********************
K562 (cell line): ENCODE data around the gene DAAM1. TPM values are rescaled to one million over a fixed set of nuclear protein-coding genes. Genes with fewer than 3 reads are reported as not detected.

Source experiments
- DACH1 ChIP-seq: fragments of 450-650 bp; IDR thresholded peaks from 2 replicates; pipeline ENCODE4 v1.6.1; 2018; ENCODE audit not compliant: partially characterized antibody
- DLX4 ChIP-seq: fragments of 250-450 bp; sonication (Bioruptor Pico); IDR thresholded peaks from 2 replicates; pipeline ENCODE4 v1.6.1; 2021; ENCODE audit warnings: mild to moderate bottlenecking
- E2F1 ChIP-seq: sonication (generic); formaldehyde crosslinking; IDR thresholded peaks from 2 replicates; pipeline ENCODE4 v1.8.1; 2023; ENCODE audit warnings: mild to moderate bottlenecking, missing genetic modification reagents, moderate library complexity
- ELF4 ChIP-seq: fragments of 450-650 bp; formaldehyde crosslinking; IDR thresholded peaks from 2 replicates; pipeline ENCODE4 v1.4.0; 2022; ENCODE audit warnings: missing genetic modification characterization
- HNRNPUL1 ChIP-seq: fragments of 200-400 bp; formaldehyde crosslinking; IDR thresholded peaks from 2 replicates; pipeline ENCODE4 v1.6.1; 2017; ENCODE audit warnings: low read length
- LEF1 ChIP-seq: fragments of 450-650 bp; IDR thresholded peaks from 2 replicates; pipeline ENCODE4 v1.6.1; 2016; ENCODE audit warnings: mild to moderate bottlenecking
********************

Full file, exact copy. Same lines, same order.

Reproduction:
K562 (cell line): ENCODE data around the gene DAAM1. TPM values are rescaled to one million over a fixed set of nuclear protein-coding genes. Genes with fewer than 3 reads are reported as not detected.

Source experiments
- DACH1 ChIP-seq: fragments of 450-650 bp; IDR thresholded peaks from 2 replicates; pipeline ENCODE4 v1.6.1; 2018; ENCODE audit not compliant: partially characterized antibody
- DLX4 ChIP-seq: fragments of 250-450 bp; sonication (Bioruptor Pico); IDR thresholded peaks from 2 replicates; pipeline ENCODE4 v1.6.1; 2021; ENCODE audit warnings: mild to moderate bottlenecking
- E2F1 ChIP-seq: sonication (generic); formaldehyde crosslinking; IDR thresholded peaks from 2 replicates; pipeline ENCODE4 v1.8.1; 2023; ENCODE audit warnings: mild to moderate bottlenecking, missing genetic modification reagents, moderate library complexity
- ELF4 ChIP-seq: fragments of 450-650 bp; formaldehyde crosslinking; IDR thresholded peaks from 2 replicates; pipeline ENCODE4 v1.4.0; 2022; ENCODE audit warnings: missing genetic modification characterization
- HNRNPUL1 ChIP-seq: fragments of 200-400 bp; formaldehyde crosslinking; IDR thresholded peaks from 2 replicates; pipeline ENCODE4 v1.6.1; 2017; ENCODE audit warnings: low read length
- LEF1 ChIP-seq: fragments of 450-650 bp; IDR thresholded peaks from 2 replicates; pipeline ENCODE4 v1.6.1; 2016; ENCODE audit warnings: mild to moderate bottlenecking